Suffered a huge loss today. The Great Horned Owl nest that I have been following likely fell victim to the powerful wind storm last night. Wind speeds reached at least 58 mph. No adult Great horned Owls could be located at the site, and there were broken eggs under the nest being picked over by Crows in the morning. Nature is a cruel mother, but life goes on for some. I made it out to Reinstein Woods today and was greeted by a fast moving flock of about 6 Eastern Bluebirds. I wasn't able to snap pics, but a family was feeding Black-capped Chickadees as I walked by, and one landed on my finger for a nice cell phone pic. Other species noted were Tufted Titmouse, American Tree Sparrow, Dark-eyed Junco, Red-tailed Hawk, American Crow, Downy Woodpecker, Red-headed Woodpecker, and Gray Squirrel. My intention was to check on the Great Horned Owl's nest there and make sure it didn't fall victim to the same fate as my local nest. I continued on and located the roosting mate in the usual Hemlock tree as I approached. I grabbed a few photos, and watched the other parent on the nearby nest for few minutes before heading towards the Eastern Screech Owl roost. I scored big there as well, and made it to work just in time! I also included a picture from the day before of the American Kestrel I usually find at Times Beach, just a little ways down the street on a light pole.
Finally! I was in class yesterday when my friend, Alec Humann shot me a text that the American Crows were mobbing in another tree near our Great-horned Owl nest. Finally found a day roost for the Great Horned Owl mate. Even though class lasted about a million hours after I received that text, I was able to hit the location and find our guy. I also noted a large portion of a Mallard wing hanging off the side of the nest where the mate was sitting diligently on the eggs. I guess it's no secret what these Owls are feeding on any more. A nice male taiga Merlin flew overhead and perched incredibly high in a distant tree while I was stalking around. I was able to track him down, but he was so high, and it was so gloomy that the pics came out horrible. Still a nice treat for me through my bins. I also had just enough time to run down to the Niagara River before work to look for a few Harlequin Ducks, but ended up with a Herring Gull instead. Time for the pics:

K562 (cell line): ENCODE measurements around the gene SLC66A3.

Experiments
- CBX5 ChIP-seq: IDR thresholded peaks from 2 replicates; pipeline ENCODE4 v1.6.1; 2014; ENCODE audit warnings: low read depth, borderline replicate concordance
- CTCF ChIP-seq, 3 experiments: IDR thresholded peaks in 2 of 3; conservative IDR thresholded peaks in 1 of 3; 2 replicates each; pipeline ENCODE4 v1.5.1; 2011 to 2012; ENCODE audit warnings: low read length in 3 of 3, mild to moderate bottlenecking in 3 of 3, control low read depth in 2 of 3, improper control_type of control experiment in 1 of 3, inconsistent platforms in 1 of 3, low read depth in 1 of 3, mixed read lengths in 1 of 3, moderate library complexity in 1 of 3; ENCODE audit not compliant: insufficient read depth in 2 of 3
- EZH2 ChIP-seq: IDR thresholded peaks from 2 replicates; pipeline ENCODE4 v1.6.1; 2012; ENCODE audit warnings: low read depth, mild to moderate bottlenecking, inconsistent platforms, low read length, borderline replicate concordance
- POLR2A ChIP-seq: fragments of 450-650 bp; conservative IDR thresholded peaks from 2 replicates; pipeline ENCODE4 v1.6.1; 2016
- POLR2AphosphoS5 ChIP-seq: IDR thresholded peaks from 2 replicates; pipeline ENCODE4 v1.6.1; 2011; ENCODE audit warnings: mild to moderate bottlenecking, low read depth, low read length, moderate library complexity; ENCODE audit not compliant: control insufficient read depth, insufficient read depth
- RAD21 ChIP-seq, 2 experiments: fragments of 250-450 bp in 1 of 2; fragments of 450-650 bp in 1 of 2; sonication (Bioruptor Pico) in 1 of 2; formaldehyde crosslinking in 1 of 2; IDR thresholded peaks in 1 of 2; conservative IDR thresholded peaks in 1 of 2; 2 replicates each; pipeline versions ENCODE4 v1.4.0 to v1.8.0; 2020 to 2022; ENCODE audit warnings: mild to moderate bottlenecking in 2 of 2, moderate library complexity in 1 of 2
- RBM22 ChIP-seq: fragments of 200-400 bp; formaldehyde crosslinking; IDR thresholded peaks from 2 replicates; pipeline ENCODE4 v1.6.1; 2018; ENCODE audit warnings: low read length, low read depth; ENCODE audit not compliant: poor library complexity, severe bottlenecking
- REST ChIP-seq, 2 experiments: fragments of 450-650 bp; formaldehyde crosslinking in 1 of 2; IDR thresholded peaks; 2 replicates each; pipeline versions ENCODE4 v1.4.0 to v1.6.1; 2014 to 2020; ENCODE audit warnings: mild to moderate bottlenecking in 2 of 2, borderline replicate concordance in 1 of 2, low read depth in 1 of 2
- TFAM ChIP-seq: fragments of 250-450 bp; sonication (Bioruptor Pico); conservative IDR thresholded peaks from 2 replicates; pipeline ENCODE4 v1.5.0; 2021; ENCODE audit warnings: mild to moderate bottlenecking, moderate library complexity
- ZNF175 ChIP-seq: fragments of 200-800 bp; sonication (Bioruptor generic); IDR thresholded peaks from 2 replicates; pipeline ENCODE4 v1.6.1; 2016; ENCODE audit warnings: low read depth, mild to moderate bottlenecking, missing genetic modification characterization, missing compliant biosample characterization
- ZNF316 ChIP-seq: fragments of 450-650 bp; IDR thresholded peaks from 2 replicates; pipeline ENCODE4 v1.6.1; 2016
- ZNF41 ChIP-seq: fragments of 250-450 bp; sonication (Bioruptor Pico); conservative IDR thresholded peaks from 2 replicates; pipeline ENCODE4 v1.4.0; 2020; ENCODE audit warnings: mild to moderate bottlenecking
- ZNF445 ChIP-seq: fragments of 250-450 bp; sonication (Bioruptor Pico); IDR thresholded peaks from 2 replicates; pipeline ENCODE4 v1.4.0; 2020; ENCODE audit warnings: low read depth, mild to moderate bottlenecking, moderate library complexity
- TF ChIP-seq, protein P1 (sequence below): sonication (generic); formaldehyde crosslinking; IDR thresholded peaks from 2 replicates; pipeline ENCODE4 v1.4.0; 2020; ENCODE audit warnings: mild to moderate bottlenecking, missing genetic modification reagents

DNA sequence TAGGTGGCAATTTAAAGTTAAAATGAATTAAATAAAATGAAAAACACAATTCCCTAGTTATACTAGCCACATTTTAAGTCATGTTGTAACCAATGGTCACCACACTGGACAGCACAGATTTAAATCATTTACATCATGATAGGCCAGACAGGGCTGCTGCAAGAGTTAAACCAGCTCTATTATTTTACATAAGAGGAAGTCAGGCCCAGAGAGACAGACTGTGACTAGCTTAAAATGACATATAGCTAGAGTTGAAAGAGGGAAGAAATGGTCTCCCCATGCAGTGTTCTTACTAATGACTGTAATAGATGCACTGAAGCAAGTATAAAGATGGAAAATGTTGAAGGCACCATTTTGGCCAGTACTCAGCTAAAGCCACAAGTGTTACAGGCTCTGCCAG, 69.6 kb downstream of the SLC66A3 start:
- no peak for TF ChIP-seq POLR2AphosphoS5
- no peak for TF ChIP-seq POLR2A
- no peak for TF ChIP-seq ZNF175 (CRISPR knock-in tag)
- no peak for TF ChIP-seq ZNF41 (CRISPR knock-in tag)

Swung through Forest Lawn Cemetery in Buffalo NY yesterday to see if any strange ducks had landed in the creek. Nothing too far out of the ordinary. Greater Scaup, Bufflehead hen, Common, and Red-breasted Mergansers were the odd ducks out, so to speak. I saw my favorite juvenile Red-tailed Hawk try to land on a Squirrel and miss miserably. I only had enough time to snap one quick picture of it over the snow mound before it flew off in shame. The highlight of my trip was a little Sharp-shinned Hawk that flew in just as I was leaving and used the creek to take a bath. I've never seen a hawk do this in person so it was pretty cool. I was standing right over it on a bridge as it played around in the water and it really could't care less that I was there. Pretty awesome.